On the Front: A Soldier’s Experience With PTSD

Writer Pete Goodwin is a principal at Brainstorm Mind Fitness — www.BrainStormmindfitness.com.

There are over seven million adults and children suffering from PTSD in the US.

My focus is on my personal experience in the military and that of my personal experience of PTSD.  It is important to note that according to the U.S. Department of Veterans’ Affairs PTSD affects approximately: 31% of Vietnam vets, 10% of Gulf War vets and 11% of Afghanistan vets[1].  Too many.  Too much suffering.  These numbers are clearly just a beginning, not an ending.

Iraq, Afghanistan, Syria, and Niger, are all countries where U.S. military personnel are serving in combat. Military medical treatment has progressed tremendously since previous wars and many more soldiers who have sustained grievous injuries are surviving to return home. It is not uncommon to see multiple amputees going about their daily tasks of work, play and family life after months of rehabilitation.

But physical injury is only part of the story of recovery. In addition to broken bodies, combat may also lead to broken minds. Repeated exposure to traumatic events whether sustained personally or observed in others can lead to a debilitating medical condition known as Post Traumatic Stress Disorder (PTSD).  This is a condition that has only been recognized as a disease by the American Psychiatric Association since 1980[2]

I served in an earlier war in Southeast Asia as a U.S. Army medical corpsman in Vietnam the early 1970’s. Over 2.7 million service members served in that war which lasted nearly ten years. After soldiers completed their tours of duty, they were discharged back into society.  They were not equipped for this reintegration. Many veterans displayed the symptoms of the condition that was later named: PTSD. It’s a condition that includes symptoms such as: depression, anxiety, anger, avoidance, flashbacks, nightmares, and substance abuse.

I battled some of these symptoms myself. I avoided crowds. I sat in the back of my college classroom with my back to the wall. Loud noises unnerved me and almost every night, in my dreams, I was back in Vietnam. I knew that I was struggling with something, but didn’t know what to do about it.  I[i] was one of the fortunate ones who struggled back through it and gradually my life returned to normal (although I still hate crowds and loud noises still rattle me).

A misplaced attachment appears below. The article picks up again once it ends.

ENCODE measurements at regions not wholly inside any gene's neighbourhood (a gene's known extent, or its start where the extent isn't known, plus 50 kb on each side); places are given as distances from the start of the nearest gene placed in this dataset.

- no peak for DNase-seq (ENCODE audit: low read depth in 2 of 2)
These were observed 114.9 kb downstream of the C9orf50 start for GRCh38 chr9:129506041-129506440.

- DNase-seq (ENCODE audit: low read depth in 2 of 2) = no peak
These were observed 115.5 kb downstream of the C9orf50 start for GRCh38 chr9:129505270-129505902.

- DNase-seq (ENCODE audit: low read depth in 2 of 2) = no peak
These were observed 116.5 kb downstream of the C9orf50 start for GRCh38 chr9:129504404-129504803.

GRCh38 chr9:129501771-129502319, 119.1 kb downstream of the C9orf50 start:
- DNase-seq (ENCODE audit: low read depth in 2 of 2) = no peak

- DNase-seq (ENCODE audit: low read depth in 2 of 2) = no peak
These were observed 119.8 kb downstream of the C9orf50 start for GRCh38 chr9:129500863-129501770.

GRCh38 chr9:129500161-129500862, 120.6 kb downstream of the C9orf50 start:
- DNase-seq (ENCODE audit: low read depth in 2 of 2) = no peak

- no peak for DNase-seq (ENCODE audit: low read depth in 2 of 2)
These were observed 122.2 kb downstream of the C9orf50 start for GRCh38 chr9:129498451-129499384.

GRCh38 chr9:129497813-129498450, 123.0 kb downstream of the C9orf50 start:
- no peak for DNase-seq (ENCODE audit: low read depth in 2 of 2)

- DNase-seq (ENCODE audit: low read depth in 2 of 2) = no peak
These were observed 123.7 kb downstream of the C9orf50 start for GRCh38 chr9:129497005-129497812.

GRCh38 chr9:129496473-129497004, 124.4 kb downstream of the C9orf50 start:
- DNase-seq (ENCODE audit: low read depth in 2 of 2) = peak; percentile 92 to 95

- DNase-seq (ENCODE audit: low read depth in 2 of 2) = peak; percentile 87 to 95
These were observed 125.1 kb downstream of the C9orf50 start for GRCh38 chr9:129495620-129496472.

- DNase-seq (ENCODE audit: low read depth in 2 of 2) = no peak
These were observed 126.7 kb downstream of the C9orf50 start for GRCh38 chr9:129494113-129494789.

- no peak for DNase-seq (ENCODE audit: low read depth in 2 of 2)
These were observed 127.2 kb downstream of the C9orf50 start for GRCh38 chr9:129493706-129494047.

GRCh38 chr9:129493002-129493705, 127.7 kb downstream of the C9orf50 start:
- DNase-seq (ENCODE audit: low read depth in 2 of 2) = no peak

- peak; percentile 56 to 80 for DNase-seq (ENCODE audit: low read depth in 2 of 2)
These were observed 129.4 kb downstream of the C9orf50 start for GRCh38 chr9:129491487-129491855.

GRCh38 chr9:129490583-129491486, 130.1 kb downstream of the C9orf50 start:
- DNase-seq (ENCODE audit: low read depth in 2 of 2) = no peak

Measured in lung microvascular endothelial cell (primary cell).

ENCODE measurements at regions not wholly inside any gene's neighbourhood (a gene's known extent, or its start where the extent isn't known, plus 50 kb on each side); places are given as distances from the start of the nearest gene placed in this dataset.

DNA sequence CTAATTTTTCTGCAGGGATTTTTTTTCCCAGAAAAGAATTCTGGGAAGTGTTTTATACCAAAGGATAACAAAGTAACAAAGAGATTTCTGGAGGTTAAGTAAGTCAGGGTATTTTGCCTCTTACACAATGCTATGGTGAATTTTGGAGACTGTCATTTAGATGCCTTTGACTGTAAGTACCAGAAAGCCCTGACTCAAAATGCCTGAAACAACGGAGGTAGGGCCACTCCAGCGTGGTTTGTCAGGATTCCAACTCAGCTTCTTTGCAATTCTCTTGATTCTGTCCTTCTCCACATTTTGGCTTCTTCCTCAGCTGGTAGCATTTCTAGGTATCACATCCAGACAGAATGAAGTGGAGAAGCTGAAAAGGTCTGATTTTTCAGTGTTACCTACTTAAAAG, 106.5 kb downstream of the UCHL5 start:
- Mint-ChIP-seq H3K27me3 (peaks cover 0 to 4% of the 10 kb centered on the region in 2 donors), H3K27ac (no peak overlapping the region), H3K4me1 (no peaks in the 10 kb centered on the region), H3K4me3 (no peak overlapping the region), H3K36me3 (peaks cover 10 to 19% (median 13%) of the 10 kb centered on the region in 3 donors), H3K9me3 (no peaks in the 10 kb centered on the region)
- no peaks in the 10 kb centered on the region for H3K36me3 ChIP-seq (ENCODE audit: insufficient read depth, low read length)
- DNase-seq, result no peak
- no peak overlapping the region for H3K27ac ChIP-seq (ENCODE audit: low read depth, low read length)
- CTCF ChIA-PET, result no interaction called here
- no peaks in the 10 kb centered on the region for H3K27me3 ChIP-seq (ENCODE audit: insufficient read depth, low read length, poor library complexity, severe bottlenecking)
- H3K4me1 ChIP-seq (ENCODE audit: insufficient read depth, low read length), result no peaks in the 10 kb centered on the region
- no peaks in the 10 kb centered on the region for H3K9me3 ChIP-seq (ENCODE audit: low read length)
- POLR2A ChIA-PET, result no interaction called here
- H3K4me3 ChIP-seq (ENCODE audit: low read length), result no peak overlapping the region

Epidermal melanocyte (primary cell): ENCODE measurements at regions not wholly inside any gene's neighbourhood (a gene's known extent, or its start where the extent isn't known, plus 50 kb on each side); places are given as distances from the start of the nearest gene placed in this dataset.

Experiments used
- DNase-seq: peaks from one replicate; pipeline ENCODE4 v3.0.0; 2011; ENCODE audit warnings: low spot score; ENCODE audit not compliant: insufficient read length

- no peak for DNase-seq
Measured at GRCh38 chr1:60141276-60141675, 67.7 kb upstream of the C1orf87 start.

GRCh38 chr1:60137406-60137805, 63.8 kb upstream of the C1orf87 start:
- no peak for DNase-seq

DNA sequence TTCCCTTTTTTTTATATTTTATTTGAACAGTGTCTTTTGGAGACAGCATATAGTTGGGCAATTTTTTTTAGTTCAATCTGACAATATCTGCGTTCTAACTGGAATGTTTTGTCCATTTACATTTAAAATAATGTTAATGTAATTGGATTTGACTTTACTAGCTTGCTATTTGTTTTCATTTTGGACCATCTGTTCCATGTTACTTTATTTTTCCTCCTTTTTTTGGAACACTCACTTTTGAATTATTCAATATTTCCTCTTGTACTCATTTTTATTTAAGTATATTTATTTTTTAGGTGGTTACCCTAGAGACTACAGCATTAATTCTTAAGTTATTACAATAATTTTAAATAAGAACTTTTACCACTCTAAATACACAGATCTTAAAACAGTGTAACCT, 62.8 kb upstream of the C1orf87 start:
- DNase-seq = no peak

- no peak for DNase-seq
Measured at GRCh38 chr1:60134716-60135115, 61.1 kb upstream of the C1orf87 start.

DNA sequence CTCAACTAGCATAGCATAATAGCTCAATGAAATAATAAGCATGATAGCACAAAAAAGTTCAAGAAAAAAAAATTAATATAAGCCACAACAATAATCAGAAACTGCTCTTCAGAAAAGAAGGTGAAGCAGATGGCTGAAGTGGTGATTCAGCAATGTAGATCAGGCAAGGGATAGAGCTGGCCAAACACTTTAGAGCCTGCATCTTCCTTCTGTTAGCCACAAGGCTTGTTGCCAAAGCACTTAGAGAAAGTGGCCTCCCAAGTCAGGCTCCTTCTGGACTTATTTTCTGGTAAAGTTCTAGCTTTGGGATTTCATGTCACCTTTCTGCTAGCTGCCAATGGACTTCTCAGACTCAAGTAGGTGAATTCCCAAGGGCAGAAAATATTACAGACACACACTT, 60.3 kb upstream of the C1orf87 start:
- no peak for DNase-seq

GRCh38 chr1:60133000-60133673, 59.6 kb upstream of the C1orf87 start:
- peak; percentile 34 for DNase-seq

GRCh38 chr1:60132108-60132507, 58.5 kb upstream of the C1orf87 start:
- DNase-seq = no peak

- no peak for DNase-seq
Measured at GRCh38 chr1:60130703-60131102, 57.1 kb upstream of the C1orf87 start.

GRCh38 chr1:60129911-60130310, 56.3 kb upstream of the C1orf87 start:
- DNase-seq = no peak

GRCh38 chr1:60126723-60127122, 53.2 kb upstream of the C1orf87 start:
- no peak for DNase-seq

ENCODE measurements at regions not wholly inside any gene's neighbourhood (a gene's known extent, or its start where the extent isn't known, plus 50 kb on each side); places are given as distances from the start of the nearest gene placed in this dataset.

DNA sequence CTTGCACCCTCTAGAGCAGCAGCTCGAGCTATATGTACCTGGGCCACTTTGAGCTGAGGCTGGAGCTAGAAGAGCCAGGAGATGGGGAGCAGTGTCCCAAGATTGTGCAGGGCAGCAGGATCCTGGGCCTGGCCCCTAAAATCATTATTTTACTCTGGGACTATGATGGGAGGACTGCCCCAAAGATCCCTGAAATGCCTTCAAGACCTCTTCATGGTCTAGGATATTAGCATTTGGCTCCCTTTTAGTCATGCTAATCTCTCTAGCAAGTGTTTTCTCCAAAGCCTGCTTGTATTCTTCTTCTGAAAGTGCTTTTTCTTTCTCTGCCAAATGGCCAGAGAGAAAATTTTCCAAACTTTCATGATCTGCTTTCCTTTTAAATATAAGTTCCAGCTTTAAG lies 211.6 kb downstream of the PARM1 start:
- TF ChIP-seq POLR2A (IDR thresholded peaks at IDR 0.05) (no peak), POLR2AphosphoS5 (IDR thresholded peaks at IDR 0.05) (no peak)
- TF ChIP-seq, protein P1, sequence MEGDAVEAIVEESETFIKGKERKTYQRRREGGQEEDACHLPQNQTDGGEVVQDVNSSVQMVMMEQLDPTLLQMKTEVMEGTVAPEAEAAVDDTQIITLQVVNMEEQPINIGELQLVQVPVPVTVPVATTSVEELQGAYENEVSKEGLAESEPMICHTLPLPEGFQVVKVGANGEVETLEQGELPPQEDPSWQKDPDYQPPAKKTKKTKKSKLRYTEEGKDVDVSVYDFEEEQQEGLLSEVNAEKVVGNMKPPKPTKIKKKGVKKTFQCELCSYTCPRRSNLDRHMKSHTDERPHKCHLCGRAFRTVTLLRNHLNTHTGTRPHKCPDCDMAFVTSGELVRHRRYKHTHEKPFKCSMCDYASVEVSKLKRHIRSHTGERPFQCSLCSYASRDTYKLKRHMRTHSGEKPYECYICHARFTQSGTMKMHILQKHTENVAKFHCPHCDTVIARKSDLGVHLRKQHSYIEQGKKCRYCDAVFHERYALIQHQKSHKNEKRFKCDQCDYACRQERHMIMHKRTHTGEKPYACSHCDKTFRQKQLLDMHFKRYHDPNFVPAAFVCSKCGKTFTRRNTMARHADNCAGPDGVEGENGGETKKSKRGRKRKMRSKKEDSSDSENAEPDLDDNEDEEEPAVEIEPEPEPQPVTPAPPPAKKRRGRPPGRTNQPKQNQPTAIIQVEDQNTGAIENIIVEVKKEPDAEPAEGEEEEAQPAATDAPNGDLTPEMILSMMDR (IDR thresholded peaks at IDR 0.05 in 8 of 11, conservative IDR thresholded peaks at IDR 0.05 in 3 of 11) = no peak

Unfortunately, most soldiers in my experience weren’t as lucky. Today, with our unending national wars, there is a steady stream of soldiers returning home and suffering from PTSD.

Treatments?  Traditional treatments for PTSD include various forms of cognitive behavioral therapies and psychotherapy combined with prescription medications, and these are largely opioids. These therapies have met with some success, but in recent years anecdotal reports have emerged showing that patients suffering from PTSD, who use cannabis, reported improvements in their symptoms. Researchers have just begun to study the chemical components in cannabis and how they affect the symptoms of PTSD.

Two of the main chemical cannabinoids present in cannabis are cannabidiol (CBD) and tetrahydrocannabinol (THC). CBD is the non-psychoactive cannabinoid in cannabis, which can ease anxiety and act as an anti-psychotic. THC can relax muscles and improve sleep. Today at least twenty-one states have approved the use of medical cannabis to treat PTSD and more states are joining their ranks with each year.

Controversial studies by the Veteran Affairs Administration and National Institute of Health as well as university and private studies will shed more light on the benefits of using the extracts of cannabis for the treatment of PTSD.  These studies will continue to be blocked as long as cannabis is labelled a Schedule One, just like heroin.

But, by no means, is PTSD limited to those serving in military combat. Anyone who has experienced a traumatic event or witnessed a traumatic event is susceptible to PTSD.

It’s the ultimate battlefield: medical cannabis possibilities and the government blockade.  And it is a war that we all must win.

[i] https://medlineplus .gov/magazine/issues/winter09/articles/winter09pg10-14.html

2 https://www.ptsd.va.gov/professional/PTSD-overview/ptsd-overview.asp

DISCLAIMER REGARDING SITE CONTENT AND RELATED MATERIALS